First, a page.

The Most Powerful Person in the Health-Care Debate, by Judy Bachrach
Editor's note: Judy Bachrach writes for Vanity Fair, and is the creator of thecheckoutline.org, an online advice column for friends and relatives of the terminally ill.
Before the health-care debate goes any further — and it will go a lot further, no matter what kind of bill gets passed in Congress — let's stop and examine who's really responsible for making sure health-care costs are lean, sensible and bear some sort of resemblance to the quality of the actual medical services performed.
That's right. The first thing every patient forgets when she checks in at her doctor's office and observes the person behind the desk, completely mute, immobile and sunk into what appears to be a deep coma – is that she's the one in charge. And by that I mean you the patient are in charge of everything: the doctor's prices, the doctor's courtesy, the doctor's assistants, the doctor's promptness (or lack thereof) and above all, the quality of the doctor's services.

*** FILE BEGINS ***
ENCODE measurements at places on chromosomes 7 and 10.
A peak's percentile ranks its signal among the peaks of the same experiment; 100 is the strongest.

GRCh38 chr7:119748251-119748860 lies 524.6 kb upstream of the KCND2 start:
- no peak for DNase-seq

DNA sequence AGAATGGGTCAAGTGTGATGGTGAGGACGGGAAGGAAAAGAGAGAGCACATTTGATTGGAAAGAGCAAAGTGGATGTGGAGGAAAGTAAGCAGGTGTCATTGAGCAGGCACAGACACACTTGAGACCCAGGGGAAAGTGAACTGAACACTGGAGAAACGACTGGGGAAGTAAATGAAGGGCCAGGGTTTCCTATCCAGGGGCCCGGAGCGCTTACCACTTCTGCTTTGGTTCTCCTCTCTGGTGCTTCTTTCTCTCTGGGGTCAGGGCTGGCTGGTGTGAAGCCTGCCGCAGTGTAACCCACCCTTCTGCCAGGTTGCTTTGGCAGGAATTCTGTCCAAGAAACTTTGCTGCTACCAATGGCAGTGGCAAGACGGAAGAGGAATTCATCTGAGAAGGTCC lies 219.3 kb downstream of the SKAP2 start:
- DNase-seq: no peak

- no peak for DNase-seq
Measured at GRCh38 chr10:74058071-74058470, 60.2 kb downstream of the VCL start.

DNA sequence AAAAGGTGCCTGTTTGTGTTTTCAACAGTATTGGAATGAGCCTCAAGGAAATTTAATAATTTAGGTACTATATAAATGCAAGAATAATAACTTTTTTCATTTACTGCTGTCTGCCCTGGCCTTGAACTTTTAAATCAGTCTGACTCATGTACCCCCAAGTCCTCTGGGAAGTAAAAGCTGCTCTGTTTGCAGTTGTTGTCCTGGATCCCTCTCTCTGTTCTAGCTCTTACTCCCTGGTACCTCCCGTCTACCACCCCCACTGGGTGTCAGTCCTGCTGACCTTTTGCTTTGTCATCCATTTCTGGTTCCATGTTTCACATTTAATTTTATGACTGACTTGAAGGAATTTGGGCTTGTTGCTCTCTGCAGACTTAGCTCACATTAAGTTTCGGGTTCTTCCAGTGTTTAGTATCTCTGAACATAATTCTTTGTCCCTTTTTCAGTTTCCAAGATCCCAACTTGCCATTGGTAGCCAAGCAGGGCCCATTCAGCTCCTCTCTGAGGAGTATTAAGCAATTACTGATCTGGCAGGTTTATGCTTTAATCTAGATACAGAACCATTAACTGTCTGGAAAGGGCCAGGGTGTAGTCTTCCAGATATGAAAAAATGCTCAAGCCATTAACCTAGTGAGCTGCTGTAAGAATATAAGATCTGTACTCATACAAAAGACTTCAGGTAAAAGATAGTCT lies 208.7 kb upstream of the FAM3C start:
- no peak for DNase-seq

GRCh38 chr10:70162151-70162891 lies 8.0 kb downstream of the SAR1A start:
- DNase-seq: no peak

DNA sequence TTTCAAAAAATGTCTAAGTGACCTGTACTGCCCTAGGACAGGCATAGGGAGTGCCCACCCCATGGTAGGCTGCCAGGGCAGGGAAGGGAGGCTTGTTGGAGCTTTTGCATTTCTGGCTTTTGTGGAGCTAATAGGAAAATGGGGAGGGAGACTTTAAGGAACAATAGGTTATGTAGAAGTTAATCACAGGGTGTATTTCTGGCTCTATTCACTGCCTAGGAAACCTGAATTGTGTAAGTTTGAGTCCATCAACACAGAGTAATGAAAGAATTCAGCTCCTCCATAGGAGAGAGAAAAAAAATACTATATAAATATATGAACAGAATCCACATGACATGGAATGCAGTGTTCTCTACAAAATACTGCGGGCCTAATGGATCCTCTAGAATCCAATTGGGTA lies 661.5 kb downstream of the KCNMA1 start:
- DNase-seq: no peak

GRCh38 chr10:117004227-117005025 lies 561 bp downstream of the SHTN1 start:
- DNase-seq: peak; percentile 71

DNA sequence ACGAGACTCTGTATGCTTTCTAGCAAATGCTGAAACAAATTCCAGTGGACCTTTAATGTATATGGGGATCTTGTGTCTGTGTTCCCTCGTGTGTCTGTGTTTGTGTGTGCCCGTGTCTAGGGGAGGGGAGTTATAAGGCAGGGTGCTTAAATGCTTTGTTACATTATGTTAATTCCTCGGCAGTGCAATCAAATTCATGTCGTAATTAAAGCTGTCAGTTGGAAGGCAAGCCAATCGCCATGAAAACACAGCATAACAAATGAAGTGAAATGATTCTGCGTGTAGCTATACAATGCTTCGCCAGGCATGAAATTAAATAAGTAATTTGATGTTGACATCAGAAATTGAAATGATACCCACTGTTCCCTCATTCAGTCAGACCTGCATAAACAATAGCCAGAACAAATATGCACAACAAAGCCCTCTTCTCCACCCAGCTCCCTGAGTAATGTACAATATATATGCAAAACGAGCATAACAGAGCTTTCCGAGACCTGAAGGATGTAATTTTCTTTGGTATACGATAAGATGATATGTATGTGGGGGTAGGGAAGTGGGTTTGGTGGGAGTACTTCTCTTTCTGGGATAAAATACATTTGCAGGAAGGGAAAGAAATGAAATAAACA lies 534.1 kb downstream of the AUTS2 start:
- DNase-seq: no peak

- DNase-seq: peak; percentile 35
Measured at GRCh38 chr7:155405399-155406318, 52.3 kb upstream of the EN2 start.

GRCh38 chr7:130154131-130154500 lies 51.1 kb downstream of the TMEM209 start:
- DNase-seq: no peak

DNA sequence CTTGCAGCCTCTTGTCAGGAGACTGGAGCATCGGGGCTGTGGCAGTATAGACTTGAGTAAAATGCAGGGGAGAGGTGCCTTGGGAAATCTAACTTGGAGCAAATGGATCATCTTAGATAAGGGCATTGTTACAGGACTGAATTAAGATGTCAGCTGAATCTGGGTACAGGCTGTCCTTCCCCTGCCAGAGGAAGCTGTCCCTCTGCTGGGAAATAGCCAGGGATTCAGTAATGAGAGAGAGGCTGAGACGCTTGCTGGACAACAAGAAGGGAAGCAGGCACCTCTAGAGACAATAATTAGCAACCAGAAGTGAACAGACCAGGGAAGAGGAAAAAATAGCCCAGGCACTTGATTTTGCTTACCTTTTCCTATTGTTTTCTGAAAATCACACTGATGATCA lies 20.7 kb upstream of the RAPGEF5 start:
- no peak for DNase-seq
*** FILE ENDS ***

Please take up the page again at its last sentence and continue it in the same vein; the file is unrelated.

There are rules I invariably follow whenever I check in with anyone whose last name ends in MD, and they all have to do with how much I will pay for any visit to any doctor, no matter how exalted, revered or specialized. I know it sounds strange, especially in this day and age when far too many women are in awe of practitioners, but I'm the one who sets the doctor's fees. I'm the one who makes sure those fees are more or less what my insurance will cover. I'm the one who insists that specific services, promptness and courtesy be offered in exchange for those fees.
And not only for me, but for any relative or friend, especially if that relative is elderly and cannot fight for herself.To read more, click here to go to obit-mag.com.